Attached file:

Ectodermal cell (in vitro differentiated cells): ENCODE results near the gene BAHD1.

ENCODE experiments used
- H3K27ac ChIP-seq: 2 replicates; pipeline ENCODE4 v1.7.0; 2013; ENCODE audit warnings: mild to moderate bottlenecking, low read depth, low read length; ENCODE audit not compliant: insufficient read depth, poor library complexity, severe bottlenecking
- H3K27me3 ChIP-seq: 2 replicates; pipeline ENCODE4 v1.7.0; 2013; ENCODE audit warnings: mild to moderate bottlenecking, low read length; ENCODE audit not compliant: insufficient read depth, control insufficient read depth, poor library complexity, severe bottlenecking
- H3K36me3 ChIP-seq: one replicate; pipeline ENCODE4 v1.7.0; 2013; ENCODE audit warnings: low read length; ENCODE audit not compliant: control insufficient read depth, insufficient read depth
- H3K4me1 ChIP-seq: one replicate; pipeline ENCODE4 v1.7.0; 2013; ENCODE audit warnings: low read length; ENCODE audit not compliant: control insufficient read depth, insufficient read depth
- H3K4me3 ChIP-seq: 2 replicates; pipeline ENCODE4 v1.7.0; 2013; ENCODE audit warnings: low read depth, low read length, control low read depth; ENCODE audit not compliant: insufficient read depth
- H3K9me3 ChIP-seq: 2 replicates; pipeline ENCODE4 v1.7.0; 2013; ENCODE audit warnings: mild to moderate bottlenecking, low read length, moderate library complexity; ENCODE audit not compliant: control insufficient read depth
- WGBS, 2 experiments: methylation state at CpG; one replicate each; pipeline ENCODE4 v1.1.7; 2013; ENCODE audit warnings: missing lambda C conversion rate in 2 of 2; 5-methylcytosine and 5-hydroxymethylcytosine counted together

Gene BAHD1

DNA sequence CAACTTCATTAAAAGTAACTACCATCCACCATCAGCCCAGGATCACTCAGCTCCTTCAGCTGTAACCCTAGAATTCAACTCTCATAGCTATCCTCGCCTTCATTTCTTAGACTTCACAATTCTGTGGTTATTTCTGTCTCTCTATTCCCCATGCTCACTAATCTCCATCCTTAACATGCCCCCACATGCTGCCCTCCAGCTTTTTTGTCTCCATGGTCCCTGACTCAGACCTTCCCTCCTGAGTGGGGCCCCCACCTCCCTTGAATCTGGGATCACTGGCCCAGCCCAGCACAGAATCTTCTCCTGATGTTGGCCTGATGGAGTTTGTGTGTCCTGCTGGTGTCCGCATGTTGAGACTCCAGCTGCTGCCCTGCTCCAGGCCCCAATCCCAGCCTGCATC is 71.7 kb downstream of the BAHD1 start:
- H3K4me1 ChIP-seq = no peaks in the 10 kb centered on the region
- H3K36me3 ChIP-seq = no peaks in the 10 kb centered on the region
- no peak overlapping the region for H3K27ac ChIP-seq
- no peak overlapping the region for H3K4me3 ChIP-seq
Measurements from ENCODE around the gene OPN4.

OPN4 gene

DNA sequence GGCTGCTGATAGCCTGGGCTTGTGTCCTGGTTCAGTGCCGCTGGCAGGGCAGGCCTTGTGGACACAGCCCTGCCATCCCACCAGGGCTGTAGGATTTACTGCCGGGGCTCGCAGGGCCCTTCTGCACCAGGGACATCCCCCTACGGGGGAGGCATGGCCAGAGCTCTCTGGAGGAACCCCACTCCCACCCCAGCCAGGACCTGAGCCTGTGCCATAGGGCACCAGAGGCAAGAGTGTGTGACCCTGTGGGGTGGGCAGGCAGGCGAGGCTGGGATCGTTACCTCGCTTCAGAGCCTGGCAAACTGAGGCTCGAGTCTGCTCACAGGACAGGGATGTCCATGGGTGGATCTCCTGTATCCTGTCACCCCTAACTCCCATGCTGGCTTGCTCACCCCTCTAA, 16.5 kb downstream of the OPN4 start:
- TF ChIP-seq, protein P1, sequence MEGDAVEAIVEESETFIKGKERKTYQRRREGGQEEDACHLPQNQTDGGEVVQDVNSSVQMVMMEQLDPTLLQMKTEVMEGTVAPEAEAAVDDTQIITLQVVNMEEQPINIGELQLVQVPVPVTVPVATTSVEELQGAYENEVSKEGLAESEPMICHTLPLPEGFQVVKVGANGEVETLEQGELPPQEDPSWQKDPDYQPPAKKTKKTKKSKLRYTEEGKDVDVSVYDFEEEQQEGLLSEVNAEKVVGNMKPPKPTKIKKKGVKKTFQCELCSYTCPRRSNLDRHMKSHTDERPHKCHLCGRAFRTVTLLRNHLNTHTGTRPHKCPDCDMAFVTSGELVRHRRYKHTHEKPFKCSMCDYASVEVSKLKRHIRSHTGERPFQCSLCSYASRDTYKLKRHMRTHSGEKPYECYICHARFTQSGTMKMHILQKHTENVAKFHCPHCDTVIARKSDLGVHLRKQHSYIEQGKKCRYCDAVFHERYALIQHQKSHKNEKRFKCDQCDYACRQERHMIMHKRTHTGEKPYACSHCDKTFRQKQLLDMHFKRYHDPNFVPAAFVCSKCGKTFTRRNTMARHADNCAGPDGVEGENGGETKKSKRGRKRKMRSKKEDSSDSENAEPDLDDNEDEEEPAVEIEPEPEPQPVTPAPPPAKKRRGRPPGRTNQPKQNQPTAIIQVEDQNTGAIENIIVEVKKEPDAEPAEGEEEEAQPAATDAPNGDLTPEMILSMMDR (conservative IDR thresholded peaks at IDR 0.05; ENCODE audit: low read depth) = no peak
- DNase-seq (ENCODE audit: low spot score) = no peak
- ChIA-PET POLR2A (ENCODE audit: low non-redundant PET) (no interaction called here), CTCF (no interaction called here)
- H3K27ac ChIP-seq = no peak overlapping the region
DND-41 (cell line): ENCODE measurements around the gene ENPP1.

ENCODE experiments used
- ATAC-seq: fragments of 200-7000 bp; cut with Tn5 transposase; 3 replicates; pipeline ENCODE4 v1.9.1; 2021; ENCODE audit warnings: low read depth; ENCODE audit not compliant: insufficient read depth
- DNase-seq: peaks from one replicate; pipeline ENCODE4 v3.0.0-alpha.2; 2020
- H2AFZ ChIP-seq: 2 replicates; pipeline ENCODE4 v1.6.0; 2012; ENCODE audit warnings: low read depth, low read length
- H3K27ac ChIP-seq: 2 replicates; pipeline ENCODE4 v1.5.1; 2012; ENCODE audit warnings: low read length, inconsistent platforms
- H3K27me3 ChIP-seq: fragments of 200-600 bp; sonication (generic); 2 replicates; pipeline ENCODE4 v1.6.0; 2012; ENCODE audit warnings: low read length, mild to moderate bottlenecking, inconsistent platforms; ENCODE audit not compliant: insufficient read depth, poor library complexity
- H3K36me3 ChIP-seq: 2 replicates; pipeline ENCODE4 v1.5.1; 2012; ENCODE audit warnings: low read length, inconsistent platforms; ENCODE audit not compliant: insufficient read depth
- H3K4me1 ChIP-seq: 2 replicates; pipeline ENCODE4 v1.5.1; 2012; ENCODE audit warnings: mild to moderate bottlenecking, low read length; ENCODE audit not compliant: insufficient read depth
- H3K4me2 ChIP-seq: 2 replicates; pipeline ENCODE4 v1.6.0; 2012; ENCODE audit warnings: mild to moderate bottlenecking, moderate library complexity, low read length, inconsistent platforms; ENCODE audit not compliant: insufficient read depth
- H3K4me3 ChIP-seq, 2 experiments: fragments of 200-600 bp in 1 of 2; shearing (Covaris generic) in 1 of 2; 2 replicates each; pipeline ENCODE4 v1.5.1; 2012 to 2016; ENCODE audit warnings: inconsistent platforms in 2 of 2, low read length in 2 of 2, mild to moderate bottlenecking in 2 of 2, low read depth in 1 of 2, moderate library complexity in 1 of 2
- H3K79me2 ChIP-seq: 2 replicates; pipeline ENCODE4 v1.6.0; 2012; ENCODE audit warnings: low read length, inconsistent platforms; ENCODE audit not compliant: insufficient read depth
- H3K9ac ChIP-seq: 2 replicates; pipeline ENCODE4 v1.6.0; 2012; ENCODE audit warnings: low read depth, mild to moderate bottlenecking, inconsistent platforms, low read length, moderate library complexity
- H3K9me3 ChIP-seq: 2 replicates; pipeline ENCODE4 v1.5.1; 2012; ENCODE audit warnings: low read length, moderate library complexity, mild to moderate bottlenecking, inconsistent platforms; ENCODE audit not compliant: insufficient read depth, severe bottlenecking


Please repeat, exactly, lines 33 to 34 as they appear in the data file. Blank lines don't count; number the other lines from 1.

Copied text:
- H3K4me3 ChIP-seq, 2 experiments: fragments of 200-600 bp in 1 of 2; shearing (Covaris generic) in 1 of 2; 2 replicates each; pipeline ENCODE4 v1.5.1; 2012 to 2016; ENCODE audit warnings: inconsistent platforms in 2 of 2, low read length in 2 of 2, mild to moderate bottlenecking in 2 of 2, low read depth in 1 of 2, moderate library complexity in 1 of 2
- H3K79me2 ChIP-seq: 2 replicates; pipeline ENCODE4 v1.6.0; 2012; ENCODE audit warnings: low read length, inconsistent platforms; ENCODE audit not compliant: insufficient read depth